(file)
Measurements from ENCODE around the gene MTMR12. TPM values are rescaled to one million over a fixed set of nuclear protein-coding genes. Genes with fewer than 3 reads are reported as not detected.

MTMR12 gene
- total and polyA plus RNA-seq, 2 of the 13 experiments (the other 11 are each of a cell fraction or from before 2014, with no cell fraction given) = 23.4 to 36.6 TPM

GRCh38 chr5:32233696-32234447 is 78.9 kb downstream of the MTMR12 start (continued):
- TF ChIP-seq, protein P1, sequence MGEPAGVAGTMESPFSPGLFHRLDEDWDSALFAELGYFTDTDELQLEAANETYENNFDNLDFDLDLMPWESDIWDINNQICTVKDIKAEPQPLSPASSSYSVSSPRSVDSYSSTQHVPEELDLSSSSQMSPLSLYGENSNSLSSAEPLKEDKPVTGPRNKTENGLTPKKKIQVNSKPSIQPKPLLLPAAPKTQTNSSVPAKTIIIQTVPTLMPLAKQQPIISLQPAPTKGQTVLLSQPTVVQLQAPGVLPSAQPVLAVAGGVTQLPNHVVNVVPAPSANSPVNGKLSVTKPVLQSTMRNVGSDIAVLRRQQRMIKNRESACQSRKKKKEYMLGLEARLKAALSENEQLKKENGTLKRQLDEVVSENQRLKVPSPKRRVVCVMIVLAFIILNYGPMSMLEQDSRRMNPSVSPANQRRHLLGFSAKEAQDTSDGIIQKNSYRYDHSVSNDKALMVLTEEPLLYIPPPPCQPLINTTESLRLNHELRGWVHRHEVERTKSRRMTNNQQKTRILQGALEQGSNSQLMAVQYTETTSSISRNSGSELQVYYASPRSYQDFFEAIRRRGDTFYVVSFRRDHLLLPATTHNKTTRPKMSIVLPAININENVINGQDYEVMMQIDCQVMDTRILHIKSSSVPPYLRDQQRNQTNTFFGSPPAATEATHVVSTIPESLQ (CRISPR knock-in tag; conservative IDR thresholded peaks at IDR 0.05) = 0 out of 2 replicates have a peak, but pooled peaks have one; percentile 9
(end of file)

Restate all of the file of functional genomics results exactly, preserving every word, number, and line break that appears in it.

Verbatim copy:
Measurements from ENCODE around the gene MTMR12. TPM values are rescaled to one million over a fixed set of nuclear protein-coding genes. Genes with fewer than 3 reads are reported as not detected.

MTMR12 gene
- total and polyA plus RNA-seq, 2 of the 13 experiments (the other 11 are each of a cell fraction or from before 2014, with no cell fraction given) = 23.4 to 36.6 TPM

GRCh38 chr5:32233696-32234447 is 78.9 kb downstream of the MTMR12 start (continued):
- TF ChIP-seq, protein P1, sequence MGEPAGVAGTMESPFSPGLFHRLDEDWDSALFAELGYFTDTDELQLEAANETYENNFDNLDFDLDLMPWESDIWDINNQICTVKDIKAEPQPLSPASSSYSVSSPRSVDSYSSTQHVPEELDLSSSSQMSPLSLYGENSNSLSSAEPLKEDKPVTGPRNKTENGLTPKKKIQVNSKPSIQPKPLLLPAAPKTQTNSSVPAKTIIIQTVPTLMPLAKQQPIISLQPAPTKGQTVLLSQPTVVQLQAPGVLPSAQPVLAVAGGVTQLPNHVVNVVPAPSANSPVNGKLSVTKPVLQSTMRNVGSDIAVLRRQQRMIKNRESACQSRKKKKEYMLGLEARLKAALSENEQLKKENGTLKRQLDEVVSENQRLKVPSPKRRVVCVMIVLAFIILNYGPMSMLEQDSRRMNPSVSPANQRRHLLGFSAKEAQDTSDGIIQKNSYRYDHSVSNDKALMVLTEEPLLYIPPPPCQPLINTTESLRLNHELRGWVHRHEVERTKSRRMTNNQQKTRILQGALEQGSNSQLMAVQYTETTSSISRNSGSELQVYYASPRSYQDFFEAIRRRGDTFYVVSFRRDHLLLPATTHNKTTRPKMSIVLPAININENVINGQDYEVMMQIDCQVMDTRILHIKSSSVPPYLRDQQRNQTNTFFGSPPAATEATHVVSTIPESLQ (CRISPR knock-in tag; conservative IDR thresholded peaks at IDR 0.05) = 0 out of 2 replicates have a peak, but pooled peaks have one; percentile 9